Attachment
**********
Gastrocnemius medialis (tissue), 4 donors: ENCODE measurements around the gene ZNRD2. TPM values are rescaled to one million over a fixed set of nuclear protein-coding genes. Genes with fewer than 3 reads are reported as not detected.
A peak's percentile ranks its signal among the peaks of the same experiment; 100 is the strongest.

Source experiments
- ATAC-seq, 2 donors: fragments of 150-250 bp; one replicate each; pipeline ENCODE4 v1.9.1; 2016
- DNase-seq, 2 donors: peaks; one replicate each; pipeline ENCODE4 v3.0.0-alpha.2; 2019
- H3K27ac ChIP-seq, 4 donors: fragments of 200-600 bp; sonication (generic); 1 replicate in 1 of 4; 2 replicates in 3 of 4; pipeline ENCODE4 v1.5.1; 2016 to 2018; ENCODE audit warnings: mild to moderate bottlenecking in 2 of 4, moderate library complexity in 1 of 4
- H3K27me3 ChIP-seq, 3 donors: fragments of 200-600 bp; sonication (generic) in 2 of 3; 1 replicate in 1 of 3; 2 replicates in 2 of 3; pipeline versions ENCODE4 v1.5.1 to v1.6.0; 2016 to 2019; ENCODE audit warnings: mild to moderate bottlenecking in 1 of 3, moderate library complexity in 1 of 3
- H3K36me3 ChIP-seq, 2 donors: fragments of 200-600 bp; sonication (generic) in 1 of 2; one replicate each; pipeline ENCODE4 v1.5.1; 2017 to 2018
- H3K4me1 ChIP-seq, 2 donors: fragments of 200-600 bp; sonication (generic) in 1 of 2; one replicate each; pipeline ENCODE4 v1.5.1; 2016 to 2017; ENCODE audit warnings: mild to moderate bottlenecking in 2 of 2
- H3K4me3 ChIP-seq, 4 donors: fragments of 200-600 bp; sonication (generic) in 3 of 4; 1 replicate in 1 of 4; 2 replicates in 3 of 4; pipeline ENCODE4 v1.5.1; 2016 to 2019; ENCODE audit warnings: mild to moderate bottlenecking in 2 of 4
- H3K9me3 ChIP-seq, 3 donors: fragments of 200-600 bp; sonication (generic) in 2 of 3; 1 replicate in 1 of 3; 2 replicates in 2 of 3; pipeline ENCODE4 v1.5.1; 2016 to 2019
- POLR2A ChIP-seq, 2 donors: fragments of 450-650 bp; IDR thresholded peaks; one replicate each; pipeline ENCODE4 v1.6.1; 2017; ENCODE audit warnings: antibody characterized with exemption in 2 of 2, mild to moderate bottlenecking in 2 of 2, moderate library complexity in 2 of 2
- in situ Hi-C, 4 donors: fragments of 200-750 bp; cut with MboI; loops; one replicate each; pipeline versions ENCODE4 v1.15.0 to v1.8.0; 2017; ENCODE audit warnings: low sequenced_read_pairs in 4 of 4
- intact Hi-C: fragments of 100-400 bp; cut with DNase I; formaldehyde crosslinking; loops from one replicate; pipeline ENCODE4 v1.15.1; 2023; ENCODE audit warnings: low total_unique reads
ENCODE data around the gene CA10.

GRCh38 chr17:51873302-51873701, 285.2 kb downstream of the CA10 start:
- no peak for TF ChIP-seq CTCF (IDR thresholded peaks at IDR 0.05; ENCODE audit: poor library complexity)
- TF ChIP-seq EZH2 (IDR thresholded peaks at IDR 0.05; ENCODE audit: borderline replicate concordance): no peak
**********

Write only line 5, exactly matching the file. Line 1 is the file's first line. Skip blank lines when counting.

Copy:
- DNase-seq, 2 donors: peaks; one replicate each; pipeline ENCODE4 v3.0.0-alpha.2; 2019